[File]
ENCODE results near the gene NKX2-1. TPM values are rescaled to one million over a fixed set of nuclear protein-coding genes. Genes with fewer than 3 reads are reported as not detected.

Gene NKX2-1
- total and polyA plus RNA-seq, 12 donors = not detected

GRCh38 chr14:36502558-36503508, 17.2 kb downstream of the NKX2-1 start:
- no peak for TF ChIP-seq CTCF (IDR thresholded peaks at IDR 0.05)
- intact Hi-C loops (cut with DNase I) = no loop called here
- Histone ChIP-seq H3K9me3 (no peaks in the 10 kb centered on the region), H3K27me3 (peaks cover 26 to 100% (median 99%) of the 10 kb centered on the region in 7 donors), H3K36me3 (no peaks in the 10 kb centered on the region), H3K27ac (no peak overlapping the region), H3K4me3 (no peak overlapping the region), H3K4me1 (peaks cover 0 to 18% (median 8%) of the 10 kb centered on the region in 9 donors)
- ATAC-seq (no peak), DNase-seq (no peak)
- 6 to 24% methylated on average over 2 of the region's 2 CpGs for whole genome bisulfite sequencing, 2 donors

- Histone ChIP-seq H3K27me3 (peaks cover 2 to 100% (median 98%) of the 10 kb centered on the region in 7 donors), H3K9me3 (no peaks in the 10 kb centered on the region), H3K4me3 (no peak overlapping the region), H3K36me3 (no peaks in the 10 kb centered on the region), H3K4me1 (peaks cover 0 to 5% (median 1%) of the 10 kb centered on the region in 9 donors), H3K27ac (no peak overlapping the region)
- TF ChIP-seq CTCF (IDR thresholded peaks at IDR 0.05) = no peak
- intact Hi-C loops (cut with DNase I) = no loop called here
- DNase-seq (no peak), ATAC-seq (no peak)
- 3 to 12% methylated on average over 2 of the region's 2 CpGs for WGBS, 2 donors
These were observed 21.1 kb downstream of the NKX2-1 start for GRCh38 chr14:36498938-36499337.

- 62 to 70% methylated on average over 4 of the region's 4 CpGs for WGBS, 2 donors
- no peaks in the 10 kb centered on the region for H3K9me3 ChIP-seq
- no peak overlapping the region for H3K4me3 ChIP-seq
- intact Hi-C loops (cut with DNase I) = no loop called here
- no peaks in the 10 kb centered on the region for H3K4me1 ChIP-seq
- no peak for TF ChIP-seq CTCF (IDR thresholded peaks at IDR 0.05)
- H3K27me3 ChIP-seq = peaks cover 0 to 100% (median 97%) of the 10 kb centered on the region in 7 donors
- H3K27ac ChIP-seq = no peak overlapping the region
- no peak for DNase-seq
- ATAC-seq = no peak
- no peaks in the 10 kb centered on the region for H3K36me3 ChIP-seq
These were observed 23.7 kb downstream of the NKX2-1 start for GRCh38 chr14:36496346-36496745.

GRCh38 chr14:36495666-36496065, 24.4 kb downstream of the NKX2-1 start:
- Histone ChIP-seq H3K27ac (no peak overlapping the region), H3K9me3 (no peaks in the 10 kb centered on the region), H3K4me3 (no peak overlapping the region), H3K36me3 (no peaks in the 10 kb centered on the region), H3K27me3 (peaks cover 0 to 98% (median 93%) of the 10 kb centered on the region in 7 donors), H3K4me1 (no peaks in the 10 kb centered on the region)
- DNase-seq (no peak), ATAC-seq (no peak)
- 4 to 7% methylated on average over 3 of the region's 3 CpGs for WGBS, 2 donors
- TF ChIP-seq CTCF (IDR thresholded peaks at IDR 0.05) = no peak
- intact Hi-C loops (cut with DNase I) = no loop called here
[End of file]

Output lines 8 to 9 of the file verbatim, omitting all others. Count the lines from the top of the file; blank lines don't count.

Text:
- ATAC-seq (no peak), DNase-seq (no peak)
- 6 to 24% methylated on average over 2 of the region's 2 CpGs for whole genome bisulfite sequencing, 2 donors